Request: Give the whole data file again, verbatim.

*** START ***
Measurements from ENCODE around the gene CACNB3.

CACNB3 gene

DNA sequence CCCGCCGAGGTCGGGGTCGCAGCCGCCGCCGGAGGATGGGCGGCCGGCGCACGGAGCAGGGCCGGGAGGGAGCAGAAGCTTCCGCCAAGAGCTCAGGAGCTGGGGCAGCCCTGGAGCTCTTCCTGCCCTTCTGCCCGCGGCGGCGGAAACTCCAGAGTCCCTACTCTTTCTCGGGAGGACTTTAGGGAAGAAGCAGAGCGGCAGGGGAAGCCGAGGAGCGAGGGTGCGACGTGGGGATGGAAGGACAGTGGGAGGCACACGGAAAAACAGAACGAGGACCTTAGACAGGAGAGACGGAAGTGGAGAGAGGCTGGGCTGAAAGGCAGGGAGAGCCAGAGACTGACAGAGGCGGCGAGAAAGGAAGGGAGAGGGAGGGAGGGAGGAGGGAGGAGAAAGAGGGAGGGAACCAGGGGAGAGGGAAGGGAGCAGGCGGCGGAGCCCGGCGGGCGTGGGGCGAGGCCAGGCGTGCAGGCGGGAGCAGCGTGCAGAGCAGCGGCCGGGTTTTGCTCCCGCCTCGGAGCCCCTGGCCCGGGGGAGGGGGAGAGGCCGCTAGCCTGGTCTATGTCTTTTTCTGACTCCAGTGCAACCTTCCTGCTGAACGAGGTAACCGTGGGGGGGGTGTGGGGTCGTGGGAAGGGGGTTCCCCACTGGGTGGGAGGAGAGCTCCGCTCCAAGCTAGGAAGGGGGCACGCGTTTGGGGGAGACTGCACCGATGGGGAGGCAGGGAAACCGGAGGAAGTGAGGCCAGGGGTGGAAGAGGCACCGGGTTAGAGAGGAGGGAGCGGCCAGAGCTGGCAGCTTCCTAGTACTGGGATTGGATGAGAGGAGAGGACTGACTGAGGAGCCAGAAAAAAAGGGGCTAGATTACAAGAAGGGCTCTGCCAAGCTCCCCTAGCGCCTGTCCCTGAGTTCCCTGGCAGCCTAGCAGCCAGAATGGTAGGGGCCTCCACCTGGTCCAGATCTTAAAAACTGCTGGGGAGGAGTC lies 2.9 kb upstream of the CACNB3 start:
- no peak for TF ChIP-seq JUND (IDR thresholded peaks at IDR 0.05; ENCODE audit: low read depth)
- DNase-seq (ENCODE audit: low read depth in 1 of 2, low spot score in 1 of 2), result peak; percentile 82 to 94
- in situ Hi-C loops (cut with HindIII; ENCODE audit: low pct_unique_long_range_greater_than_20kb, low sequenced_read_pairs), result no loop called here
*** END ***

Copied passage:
Measurements from ENCODE around the gene CACNB3.

CACNB3 gene

DNA sequence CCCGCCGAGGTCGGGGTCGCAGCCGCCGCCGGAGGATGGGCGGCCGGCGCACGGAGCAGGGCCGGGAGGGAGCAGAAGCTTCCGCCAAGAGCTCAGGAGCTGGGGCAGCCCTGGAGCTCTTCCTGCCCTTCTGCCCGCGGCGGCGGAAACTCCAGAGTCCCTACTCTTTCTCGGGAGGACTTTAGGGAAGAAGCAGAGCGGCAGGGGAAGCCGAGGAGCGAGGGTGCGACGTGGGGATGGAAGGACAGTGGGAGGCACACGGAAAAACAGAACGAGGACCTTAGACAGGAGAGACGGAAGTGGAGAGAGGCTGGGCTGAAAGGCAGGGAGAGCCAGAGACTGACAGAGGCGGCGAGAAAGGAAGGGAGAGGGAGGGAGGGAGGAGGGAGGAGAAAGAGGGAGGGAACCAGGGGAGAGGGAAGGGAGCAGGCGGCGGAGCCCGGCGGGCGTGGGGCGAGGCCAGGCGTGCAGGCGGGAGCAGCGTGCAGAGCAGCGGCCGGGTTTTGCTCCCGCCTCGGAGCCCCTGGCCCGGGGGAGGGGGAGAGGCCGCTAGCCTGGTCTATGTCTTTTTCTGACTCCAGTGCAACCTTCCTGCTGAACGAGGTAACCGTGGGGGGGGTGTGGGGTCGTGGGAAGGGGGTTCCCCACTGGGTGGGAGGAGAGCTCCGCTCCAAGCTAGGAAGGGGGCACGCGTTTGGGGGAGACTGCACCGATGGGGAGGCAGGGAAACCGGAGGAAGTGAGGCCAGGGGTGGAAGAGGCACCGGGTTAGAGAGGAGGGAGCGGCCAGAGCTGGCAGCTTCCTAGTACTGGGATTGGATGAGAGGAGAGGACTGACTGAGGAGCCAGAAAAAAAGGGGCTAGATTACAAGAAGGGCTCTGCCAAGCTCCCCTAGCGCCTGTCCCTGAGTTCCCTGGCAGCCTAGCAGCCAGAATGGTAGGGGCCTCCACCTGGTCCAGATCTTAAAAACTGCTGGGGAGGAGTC lies 2.9 kb upstream of the CACNB3 start:
- no peak for TF ChIP-seq JUND (IDR thresholded peaks at IDR 0.05; ENCODE audit: low read depth)
- DNase-seq (ENCODE audit: low read depth in 1 of 2, low spot score in 1 of 2), result peak; percentile 82 to 94
- in situ Hi-C loops (cut with HindIII; ENCODE audit: low pct_unique_long_range_greater_than_20kb, low sequenced_read_pairs), result no loop called here